Sheet Pan

Celery Granita

March 14, 2012
4 Ratings
Photo by Mark Weinberg
  • Serves 3 or more
Author Notes

This won’t be anything near the smoothness of a sorbet or a gelato, unless you have a Vitamix. So I’m calling it a granita, which it probably isn’t either, because it’s got that chunkiness thing going on, which is really a good thing, because that’s where all the good-for-you dietary fiber is, right? Mark Bittman ran a celery story a while ago. Pretty cool stuff. My recipe is adapted from his. —mrslarkin

Test Kitchen Notes

While I was hesitant to buy an expensive bottle of liqueur to test this recipe, my curiosity won. (I also found there's a secondary market for the bottle on eBay—#winning!) I loved Dr. Brown's Celray soda as a kid, and this captures that exceptional celery quality in a very sophisticated way. I found the distinct celery coolness with notes of elderflower surprisingly refreshing—and the balsamic added a "just sweet enough" edge. —Annie stader

What You'll Need
  • Celery Simple Syrup
  • 1 green celery rib, sliced
  • 1 teaspoon celery seeds
  • 1/2 cup granulated sugar
  • 1/2 cup water
  • Celery Granita
  • 4 ribs of green celery, sliced 1/4-inch thin (about 3 cups)
  • 1/2 cup celery simple syrup
  • Juice of half a lime
  • 1 tablespoon St. Germain liqueur
  • Pinch salt
  • Aceto balsamico di Modena (the good stuff) to drizzle (optional)
  1. Celery Simple Syrup
  2. Place all ingredients in a small saucepan over medium heat. Stir until all the sugar has dissolved. Remove from heat. Let cool. Strain syrup and discard solids. Set aside.
  3. This makes a bit more than what's needed in the recipe. Store syrup in the fridge.
  1. Celery Granita
  2. On a parchment-lined sheet pan, arrange sliced celery in a single layer. Place in freezer until solid.
  3. In a blender, combine all ingredients and puree. If you've got a Vitamix, you're a lucky dog. If not, it might take several minutes to puree the frozen celery. Just keep plugging along until you like the consistency. And taste for salt.
  4. Spread the mixture into a shallow freezer-safe vessel, like a square Pyrex dish. Freeze, and about every half hour or so, remove from freezer and rake the top with a fork. Twice should be enough. Spoon into serving glasses, wine glasses, or small clear bowls. The color of the granita is beautiful! Drizzle with the balsamico, if desired.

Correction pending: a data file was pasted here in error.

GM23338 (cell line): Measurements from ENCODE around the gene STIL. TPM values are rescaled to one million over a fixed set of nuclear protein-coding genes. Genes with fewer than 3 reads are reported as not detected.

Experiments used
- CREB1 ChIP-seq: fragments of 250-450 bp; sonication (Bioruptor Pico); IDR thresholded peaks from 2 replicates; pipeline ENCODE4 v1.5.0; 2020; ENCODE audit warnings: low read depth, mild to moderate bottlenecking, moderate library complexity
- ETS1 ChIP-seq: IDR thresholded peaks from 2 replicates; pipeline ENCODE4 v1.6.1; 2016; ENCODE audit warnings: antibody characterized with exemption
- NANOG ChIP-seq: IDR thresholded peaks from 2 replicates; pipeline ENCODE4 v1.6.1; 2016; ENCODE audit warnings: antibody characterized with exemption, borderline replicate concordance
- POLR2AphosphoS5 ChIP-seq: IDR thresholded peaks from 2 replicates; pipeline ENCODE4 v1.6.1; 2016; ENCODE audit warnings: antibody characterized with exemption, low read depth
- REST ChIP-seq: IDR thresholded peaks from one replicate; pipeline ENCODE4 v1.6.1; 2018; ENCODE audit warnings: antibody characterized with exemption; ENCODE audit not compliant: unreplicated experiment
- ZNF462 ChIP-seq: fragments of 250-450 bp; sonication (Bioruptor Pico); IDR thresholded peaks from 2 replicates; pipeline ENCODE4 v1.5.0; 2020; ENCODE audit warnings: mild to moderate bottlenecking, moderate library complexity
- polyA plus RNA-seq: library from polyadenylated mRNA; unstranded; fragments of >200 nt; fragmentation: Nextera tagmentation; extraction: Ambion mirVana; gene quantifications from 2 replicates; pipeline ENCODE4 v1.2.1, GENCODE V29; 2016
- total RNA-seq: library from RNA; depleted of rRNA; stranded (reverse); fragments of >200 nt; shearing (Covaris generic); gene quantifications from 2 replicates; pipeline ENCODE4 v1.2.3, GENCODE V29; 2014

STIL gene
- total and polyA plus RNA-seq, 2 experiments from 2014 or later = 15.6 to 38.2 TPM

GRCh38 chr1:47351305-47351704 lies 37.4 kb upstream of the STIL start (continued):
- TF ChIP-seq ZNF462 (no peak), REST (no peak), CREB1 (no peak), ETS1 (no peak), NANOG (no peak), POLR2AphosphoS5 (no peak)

See what other Food52ers are saying.

  • Annie stader
    Annie stader
  • Bevi
  • gingerroot
  • foodfighter
  • aargersi

22 Reviews

cosmiccook July 4, 2019
I just saw this--would be great w oysters--but being summer and the whole Vibrio issue will have to wait till next fall. BUT I do have a slow juicer and while it will take more celery for juice oh the possibilities! Think Tequila cocktail w a little pineapple juice & Ancho Reyes Verde (don't care for St. Germain). Or Chartruesse! Getting out the juicer now and going for it!
Leslee P. July 1, 2017
I highly recommend using a volume amount for any recipe containing lime juice. The juice yield from a lime is extremely variable.
mrslarkin July 1, 2017
Good idea! One lime = about 2 tablespoons juice, so for this recipe, use about 1 tablespoon juice.
Annie S. July 23, 2015
Congratulations on the community pick! I loved this and was happy I chose to test it. It brought back childhood tastes in an elegant form.
mrslarkin July 23, 2015
I'm so glad you enjoyed it, Annie!! Thanks very much!!
Elle17 March 1, 2013
This recipe is great. I made an amuse buche, deconstructed bloody mary, candied tomato in a spoon with chili vodka and this granita with shards of basil on top. Thanks
mrslarkin March 2, 2013
That's so glad to hear, Elle17! Thanks for letting me know.
Bevi March 29, 2012
this is perfect for a summer party!
gingerroot March 17, 2012
This sounds delightful. I also love that you used St. Germain.
mrslarkin March 19, 2012
Thanks, g!
foodfighter March 15, 2012
Recipe looks good, great minds think alike. If you freeze/thaw celery with a little salt it will help it breakdown celery more, just save the exuded juices to throw in the blender. I am one of the lucky ones with a vitamix.
mrslarkin March 15, 2012
Likewise, foodfighter. Nice to see you back. where ya been? I like your sorbet. Whenever the Costco vitamix dude does his demo, I'm like a moth to a flame at his table. It's sooo nice. But sadly, I have no room for that beast in my tiny kitchen. What else do you do with yours?
foodfighter March 15, 2012
Quick soups with leftover roasted veggies and gazpacho. Smoothies. Sauces like coulis or anything that uses emulsifiers (like xanthan).

I've been brewing beer and working on homemade sausage, so I haven't been on here as much. A friend of mine suggested making cubes of granita/sorbet for bloody marys. Thoughts?
mrslarkin March 15, 2012
ah, so the charcutepalooza bug must have bitten you. :) Beer sounds fun, too.

I like the granita cubes idea. bloody mary snow cone? Not a bloody mary girl, but it sounds yummy. You should definitely investigate further. This would be cool, too:
aargersi March 15, 2012
This looks great Mrs Grumpy!!! Gorgeous photo too
mrslarkin March 15, 2012
ha! thx a. I'm a little less grumpy today. :)
hardlikearmour March 14, 2012
This sounds really refreshing, and I LOVE that you used St. Germain!
mrslarkin March 15, 2012
Thanks hla. The floral/fruity notes in the liqueur nicely compliment the aromatic celery.
drbabs March 14, 2012
Cool. Our blender broke about a year ago and we haven't replaced it.
mrslarkin March 14, 2012
Thanks drbabs. Not an essential tool imho, except when your making granita.
boulangere March 14, 2012
Sounds like a lovely palate cleanser. btw, I hate using a blender, too.
mrslarkin March 14, 2012
Thanks, b. Yes, definitely would be a good palate cleanser. Was unsure how to categorize this, as "frozen desserts" isn't quite what I was looking for, but chose regardless.